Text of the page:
NEW YORK —
Bankruptcies in the U.S. oil patch are on the rise after the global pandemic decimated demand. But shale companies were struggling before COVID hit, loading up on debt before prices came crashing down.
Law firm Haynes and Boone counted nearly 500 bankruptcies among oil and gas companies since 2015, with 60 so far this year, and 18 filings in July alone.
Buddy Clark, co-chairman for the firm’s energy practice, expects those bankruptcies to accelerate. His Dallas-based firm represents oil and gas clients in bankruptcy court, primarily creditors such as commercial banks and private equity firms.
Clark explains that oil prices were soaring above $140 a barrel when hydraulic fracturing techniques were perfected, giving rise to a new, highly-leveraged industry overnight. Oil is now hovering around $42 a barrel.
Answers have been edited for clarity and length.
Q: How did we get into this situation with oil and gas companies increasingly going bankrupt?
A: This new industry required, instead of 10 acres or 40 acre-tracts to drill oil, it required 1,000 acres, 2,000 acres, to properly exploit the shale.
That required an incredible amount of capital. To play the game you had to acquire the leases and spend a lot of money drilling wells before you even saw a dime coming out of the ground.
Nobody thought it was sustainable, but the anticipation was you develop the reservoir and you can then start producing, or you can take that property that you explored and developed and flip it to a bigger company. There certainly was a food chain that was established.
But all those dominoes fell when the commodity price no longer kept propping up that business plan. And so when the dominoes fell, they fell hard, and they fell across the board.
Q: The oil industry has been through a lot of ups and downs. What makes this downturn different?
A: You can go back to the early 1900′s, when every time a new boom town was founded, the supply just overwhelmed the market so prices collapsed.
What’s different now is the demand destruction. It’s going to take a long time to recover, and the question is does it ever recover, or do we see alternative sources of fuel taking up the slack?
Q: Are you expecting bankruptcies to continue to accelerate in the oil and gas sector?
We’re going to continue to see more pain in the industry. If you would tell me we could find a cure for COVID tomorrow, I could give you a much better, clearer idea of what’s going to happen. There is no clear future, so it makes it harder for people to invest in new properties, new companies, new employees.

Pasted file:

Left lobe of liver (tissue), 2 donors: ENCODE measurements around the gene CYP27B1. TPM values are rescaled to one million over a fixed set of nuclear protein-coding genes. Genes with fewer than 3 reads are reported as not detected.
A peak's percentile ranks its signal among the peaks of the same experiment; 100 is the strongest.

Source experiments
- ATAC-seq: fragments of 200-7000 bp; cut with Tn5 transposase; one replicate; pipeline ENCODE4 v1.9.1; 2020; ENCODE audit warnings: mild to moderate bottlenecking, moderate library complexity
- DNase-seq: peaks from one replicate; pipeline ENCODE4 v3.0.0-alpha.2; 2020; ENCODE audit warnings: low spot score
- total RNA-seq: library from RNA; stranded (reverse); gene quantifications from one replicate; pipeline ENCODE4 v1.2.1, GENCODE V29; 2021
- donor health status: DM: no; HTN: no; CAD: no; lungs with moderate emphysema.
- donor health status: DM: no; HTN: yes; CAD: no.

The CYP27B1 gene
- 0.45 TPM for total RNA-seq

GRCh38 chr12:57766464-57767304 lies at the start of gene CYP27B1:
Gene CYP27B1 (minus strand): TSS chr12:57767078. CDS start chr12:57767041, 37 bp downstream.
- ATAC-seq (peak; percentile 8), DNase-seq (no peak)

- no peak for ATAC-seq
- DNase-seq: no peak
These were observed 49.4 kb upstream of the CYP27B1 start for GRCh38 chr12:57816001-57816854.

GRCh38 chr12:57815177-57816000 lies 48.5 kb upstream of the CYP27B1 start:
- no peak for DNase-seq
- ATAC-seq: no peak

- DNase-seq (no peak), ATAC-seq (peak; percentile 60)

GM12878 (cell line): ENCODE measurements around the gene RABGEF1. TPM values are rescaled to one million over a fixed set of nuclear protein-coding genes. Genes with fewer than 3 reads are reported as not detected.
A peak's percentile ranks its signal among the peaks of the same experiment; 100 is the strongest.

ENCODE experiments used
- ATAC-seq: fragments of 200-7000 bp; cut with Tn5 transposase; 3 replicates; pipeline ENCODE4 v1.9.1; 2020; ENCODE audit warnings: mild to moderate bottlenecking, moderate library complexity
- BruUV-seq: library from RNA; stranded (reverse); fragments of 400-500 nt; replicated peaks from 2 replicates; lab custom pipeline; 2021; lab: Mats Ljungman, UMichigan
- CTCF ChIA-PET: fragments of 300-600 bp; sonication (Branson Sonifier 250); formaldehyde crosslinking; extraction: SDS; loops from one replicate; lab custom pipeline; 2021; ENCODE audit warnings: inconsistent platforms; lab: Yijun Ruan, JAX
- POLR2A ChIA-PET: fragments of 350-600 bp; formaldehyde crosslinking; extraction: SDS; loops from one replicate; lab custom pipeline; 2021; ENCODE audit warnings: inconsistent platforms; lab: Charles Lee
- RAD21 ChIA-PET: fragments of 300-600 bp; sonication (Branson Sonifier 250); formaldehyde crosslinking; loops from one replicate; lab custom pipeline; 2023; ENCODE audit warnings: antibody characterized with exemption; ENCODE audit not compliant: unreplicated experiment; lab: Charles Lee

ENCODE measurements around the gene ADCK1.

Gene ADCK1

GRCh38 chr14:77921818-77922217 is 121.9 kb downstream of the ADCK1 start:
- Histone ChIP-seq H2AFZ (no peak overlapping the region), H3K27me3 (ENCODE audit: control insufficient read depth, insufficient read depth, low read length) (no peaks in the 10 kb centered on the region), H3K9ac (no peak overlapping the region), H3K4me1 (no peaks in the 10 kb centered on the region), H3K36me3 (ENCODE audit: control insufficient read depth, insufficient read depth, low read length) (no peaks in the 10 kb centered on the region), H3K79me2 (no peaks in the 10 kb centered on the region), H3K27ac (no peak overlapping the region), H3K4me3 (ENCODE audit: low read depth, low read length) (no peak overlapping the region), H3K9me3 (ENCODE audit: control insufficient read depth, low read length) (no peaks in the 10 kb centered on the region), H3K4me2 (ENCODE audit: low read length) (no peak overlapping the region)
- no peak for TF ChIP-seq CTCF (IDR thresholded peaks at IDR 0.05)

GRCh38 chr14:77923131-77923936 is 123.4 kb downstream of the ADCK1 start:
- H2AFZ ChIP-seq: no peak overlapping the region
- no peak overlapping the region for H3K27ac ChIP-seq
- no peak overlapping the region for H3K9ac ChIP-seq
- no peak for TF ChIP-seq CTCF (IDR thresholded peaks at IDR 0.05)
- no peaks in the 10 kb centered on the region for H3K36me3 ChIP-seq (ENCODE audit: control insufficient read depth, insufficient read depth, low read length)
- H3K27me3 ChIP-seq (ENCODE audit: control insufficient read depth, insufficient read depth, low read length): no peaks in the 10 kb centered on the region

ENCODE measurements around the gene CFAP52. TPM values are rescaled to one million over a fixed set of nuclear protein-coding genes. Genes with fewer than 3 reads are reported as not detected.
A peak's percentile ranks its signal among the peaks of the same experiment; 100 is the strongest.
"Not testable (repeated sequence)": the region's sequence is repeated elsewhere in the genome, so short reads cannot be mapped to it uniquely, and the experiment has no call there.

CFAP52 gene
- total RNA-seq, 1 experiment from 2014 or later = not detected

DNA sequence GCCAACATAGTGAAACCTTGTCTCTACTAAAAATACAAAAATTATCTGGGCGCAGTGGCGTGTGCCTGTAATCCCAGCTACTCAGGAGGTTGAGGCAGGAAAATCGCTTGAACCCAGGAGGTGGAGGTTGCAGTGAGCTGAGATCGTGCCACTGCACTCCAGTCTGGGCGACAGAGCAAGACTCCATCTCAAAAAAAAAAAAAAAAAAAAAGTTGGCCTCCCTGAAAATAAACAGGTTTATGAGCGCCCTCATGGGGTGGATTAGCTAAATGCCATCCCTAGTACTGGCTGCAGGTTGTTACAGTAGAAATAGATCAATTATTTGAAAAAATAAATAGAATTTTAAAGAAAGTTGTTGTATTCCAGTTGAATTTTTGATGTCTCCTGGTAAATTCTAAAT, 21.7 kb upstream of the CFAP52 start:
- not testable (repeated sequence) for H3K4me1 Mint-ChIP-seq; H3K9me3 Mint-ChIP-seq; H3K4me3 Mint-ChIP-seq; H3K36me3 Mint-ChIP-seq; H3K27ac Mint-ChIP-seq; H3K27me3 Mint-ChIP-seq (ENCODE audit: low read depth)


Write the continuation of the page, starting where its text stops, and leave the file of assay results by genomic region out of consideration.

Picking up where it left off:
Prices will probably come up a little bit, but probably not high enough or fast enough for a number of companies that are still going to be filing for bankruptcy.
Q: What types of companies are struggling the most?
The new market entrants — they were late to the game but took on debt and then prices collapsed before they could establish any value.
You’re also seeing the companies that bought on the fringes of the best plays. The other group you could look at are those with debt maturities coming up and there’s billions of dollars coming due in the next two to three years.
But it’s not just these new market entrants that are hurting. There are some very substantial companies that have also filed.
Q: Are you encouraging loans to or investments in shale companies?
The lenders are only going to get a fixed return in investment, which is very low so there’s no value in them taking any risks at all.
Private equity’s model right now is buy distressed assets, hold on through this downturn and then be in a position to flip or go public with the assets. Investments are being made, but it is not the go-go days that you saw between 2010 and 2014, where the banks could not throw enough money at these companies.
Q:. You represent banks. Are they writing off oil and gas loans at this point?
Most of the larger commercial banks have written down a substantial amount of their portfolio, which is very unheard of. Banks are taking hits this time around in 2020 that they didn’t take in 2015-2016.
There was a smaller oil and gas lender that had a portfolio of loans outstanding, and they sold them for half that price. That’s a pretty stark indication of where the banks are valuing their loans.
But the larger institutional commercial banks, you don’t see them selling off their loans. They’re going to hold onto it. If you sell at the bottom, you’ve locked in that loss.